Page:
1. Missing Authority to Accredit — Of all the problems associated with accreditation in the coaching industry is the question of who accredits the accreditors. What external authority designated any of these coaching associations as qualified to make judgments about private (typically for-profit) coach training schools? To whom is an accrediting coaching association accountable?
I’ve already mentioned the fact that other coaching school accrediting bodies (other than the three best-practice models described above) have been created either as a rejection of what currently exists or because they just want to “do their own thing.” If anyone can start their own accrediting system—without being granted the authority to do so by an agency with the proper expertise and oversight—just because they are dissatisfied with the status quo, how does that increase the credibility and value of accreditation?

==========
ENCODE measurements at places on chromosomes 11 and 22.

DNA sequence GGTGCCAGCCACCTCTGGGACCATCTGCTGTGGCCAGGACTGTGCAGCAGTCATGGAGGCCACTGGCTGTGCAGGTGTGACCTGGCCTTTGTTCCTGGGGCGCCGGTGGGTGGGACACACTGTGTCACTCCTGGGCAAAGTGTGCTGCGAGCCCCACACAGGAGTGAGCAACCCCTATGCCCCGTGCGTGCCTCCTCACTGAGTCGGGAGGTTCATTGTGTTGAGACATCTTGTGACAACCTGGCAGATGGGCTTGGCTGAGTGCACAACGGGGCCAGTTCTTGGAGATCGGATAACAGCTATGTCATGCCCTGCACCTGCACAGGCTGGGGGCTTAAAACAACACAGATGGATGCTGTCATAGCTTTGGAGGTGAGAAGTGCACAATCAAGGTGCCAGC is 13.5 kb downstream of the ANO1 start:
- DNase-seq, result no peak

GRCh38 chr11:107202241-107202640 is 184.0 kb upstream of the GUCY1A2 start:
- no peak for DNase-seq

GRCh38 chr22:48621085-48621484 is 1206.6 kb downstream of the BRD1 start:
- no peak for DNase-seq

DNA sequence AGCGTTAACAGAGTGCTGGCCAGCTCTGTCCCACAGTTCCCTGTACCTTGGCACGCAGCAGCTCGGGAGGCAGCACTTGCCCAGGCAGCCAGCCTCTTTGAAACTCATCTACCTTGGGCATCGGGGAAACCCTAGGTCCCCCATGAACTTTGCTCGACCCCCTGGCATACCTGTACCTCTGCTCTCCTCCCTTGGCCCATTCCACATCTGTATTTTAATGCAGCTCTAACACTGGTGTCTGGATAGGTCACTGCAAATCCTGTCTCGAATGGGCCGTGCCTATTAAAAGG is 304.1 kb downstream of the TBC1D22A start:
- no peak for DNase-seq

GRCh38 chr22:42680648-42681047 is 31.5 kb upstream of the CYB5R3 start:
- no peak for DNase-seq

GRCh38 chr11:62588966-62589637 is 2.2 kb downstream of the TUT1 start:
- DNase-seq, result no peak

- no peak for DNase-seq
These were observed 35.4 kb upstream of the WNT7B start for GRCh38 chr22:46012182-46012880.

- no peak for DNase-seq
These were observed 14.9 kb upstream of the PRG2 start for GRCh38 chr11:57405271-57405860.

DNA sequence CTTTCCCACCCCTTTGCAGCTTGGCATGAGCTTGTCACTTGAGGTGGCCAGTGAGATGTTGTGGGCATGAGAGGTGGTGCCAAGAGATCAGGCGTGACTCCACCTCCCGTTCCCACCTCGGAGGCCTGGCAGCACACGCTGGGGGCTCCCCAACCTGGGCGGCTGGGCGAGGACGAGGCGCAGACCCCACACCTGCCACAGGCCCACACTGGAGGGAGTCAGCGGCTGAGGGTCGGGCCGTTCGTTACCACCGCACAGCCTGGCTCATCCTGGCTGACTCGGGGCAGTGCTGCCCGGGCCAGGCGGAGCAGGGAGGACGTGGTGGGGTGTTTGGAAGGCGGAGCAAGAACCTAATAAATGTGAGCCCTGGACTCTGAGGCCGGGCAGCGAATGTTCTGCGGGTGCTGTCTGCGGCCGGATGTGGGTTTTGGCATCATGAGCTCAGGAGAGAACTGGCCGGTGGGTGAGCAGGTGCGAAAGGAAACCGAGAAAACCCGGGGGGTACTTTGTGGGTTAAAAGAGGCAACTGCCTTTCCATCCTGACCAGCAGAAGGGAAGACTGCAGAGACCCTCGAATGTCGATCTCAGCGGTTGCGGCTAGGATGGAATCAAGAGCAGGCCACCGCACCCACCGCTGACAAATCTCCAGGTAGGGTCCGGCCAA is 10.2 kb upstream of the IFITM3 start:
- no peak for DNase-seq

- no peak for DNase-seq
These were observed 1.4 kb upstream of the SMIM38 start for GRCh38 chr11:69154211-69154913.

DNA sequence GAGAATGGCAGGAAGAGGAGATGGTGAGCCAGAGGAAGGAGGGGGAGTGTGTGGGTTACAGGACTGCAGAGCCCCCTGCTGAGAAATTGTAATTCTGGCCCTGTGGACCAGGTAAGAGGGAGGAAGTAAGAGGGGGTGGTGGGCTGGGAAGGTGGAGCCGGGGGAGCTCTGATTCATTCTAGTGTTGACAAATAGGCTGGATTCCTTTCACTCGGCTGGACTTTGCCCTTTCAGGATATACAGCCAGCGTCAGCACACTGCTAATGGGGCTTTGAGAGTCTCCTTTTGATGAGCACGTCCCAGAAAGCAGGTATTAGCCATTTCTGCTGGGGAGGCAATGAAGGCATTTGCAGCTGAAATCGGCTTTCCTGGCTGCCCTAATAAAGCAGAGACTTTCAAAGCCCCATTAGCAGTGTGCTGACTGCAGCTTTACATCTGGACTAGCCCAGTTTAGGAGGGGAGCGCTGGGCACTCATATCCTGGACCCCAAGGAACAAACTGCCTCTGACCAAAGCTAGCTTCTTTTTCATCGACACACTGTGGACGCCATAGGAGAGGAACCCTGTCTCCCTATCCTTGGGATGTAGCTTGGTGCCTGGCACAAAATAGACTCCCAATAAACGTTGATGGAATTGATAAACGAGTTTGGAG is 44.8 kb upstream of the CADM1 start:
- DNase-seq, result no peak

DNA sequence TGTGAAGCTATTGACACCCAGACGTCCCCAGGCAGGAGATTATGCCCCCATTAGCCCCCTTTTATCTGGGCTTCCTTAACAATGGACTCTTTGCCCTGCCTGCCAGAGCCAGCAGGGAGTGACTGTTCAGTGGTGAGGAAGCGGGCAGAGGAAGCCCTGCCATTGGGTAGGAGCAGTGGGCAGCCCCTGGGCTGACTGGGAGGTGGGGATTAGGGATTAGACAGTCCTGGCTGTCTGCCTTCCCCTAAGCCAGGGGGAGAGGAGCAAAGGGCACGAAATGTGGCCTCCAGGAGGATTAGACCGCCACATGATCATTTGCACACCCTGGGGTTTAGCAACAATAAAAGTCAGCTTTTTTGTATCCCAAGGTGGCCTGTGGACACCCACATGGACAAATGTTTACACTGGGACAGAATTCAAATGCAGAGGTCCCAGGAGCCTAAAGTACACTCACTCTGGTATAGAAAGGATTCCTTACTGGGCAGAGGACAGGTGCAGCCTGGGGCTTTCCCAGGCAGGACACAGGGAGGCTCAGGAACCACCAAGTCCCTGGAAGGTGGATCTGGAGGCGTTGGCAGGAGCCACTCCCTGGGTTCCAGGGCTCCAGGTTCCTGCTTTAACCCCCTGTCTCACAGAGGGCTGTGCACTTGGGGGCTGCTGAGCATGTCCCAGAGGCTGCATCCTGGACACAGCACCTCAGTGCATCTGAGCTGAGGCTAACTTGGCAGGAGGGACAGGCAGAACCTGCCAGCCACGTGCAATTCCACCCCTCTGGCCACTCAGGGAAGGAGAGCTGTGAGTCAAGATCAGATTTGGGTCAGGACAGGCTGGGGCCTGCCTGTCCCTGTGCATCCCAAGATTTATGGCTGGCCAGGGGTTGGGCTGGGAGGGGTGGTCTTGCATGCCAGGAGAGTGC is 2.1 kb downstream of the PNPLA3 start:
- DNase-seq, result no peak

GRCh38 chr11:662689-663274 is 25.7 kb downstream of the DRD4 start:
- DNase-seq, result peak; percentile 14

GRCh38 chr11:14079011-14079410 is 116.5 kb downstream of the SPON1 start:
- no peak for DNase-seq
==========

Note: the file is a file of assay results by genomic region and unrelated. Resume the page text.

One possible solution to this challenge would be for the current coaching school accrediting associations to cooperate with each other to form a common umbrella agency to accredit coaching school accreditors. One of the practical advantages of such cooperation would be the ability of coaching school participants to transfer credit or work from one school to another. No such agency has yet to emerge in the coaching industry. And given the competitiveness of the various associations, and their minimal cooperation to date, agreeing to an independent, centralized umbrella authority to take over the accreditation for all coach training programs, while ideal, is too far from reality.